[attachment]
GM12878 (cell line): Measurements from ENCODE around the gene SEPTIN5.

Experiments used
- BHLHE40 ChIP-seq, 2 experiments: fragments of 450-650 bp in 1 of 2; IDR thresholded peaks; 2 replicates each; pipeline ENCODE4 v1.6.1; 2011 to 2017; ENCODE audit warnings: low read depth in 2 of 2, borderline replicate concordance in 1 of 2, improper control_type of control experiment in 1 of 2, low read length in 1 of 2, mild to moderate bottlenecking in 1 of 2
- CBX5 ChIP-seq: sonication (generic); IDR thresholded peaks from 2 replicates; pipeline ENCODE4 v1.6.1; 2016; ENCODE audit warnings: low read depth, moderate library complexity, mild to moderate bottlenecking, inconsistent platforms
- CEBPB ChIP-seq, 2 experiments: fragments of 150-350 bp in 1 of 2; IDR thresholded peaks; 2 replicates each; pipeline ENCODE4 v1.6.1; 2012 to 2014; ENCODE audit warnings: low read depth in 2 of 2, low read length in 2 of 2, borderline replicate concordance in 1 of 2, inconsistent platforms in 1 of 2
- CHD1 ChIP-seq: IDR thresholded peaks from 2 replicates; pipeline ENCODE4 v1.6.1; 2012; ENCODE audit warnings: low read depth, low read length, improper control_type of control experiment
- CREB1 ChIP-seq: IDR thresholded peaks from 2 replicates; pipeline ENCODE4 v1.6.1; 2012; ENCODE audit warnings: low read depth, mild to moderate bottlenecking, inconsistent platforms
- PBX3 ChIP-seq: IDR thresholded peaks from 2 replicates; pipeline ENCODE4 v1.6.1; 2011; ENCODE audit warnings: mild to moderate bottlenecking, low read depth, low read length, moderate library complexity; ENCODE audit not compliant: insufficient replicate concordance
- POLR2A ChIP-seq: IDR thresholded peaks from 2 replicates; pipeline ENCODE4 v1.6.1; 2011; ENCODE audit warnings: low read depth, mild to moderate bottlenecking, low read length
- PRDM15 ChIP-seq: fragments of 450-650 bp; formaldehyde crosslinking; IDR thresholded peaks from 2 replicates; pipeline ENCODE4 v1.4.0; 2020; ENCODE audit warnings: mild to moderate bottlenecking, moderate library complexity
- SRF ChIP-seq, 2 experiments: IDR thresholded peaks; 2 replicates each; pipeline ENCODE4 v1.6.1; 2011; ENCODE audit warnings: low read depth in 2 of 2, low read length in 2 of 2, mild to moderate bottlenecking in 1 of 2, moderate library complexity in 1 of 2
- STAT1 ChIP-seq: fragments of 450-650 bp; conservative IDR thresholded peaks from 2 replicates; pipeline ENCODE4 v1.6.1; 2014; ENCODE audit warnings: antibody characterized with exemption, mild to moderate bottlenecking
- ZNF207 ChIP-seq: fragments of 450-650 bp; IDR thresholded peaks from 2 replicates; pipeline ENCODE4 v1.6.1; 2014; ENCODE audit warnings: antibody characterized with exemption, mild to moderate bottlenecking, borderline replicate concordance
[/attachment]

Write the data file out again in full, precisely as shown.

GM12878 (cell line): Measurements from ENCODE around the gene SEPTIN5.

Experiments used
- BHLHE40 ChIP-seq, 2 experiments: fragments of 450-650 bp in 1 of 2; IDR thresholded peaks; 2 replicates each; pipeline ENCODE4 v1.6.1; 2011 to 2017; ENCODE audit warnings: low read depth in 2 of 2, borderline replicate concordance in 1 of 2, improper control_type of control experiment in 1 of 2, low read length in 1 of 2, mild to moderate bottlenecking in 1 of 2
- CBX5 ChIP-seq: sonication (generic); IDR thresholded peaks from 2 replicates; pipeline ENCODE4 v1.6.1; 2016; ENCODE audit warnings: low read depth, moderate library complexity, mild to moderate bottlenecking, inconsistent platforms
- CEBPB ChIP-seq, 2 experiments: fragments of 150-350 bp in 1 of 2; IDR thresholded peaks; 2 replicates each; pipeline ENCODE4 v1.6.1; 2012 to 2014; ENCODE audit warnings: low read depth in 2 of 2, low read length in 2 of 2, borderline replicate concordance in 1 of 2, inconsistent platforms in 1 of 2
- CHD1 ChIP-seq: IDR thresholded peaks from 2 replicates; pipeline ENCODE4 v1.6.1; 2012; ENCODE audit warnings: low read depth, low read length, improper control_type of control experiment
- CREB1 ChIP-seq: IDR thresholded peaks from 2 replicates; pipeline ENCODE4 v1.6.1; 2012; ENCODE audit warnings: low read depth, mild to moderate bottlenecking, inconsistent platforms
- PBX3 ChIP-seq: IDR thresholded peaks from 2 replicates; pipeline ENCODE4 v1.6.1; 2011; ENCODE audit warnings: mild to moderate bottlenecking, low read depth, low read length, moderate library complexity; ENCODE audit not compliant: insufficient replicate concordance
- POLR2A ChIP-seq: IDR thresholded peaks from 2 replicates; pipeline ENCODE4 v1.6.1; 2011; ENCODE audit warnings: low read depth, mild to moderate bottlenecking, low read length
- PRDM15 ChIP-seq: fragments of 450-650 bp; formaldehyde crosslinking; IDR thresholded peaks from 2 replicates; pipeline ENCODE4 v1.4.0; 2020; ENCODE audit warnings: mild to moderate bottlenecking, moderate library complexity
- SRF ChIP-seq, 2 experiments: IDR thresholded peaks; 2 replicates each; pipeline ENCODE4 v1.6.1; 2011; ENCODE audit warnings: low read depth in 2 of 2, low read length in 2 of 2, mild to moderate bottlenecking in 1 of 2, moderate library complexity in 1 of 2
- STAT1 ChIP-seq: fragments of 450-650 bp; conservative IDR thresholded peaks from 2 replicates; pipeline ENCODE4 v1.6.1; 2014; ENCODE audit warnings: antibody characterized with exemption, mild to moderate bottlenecking
- ZNF207 ChIP-seq: fragments of 450-650 bp; IDR thresholded peaks from 2 replicates; pipeline ENCODE4 v1.6.1; 2014; ENCODE audit warnings: antibody characterized with exemption, mild to moderate bottlenecking, borderline replicate concordance